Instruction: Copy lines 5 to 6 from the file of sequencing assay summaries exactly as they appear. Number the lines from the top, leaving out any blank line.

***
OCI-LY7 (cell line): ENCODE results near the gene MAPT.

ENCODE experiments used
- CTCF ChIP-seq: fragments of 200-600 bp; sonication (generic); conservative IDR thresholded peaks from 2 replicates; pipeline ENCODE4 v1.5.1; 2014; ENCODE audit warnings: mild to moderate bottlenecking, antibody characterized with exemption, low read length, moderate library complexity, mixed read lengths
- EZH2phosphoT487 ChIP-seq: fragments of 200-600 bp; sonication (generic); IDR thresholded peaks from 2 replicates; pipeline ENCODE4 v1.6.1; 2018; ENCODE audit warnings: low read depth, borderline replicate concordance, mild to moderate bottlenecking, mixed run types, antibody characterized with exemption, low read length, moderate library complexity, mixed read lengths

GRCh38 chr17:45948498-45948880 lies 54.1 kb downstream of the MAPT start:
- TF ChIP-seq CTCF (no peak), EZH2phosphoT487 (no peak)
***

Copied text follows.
GRCh38 chr17:45948498-45948880 lies 54.1 kb downstream of the MAPT start:
- TF ChIP-seq CTCF (no peak), EZH2phosphoT487 (no peak)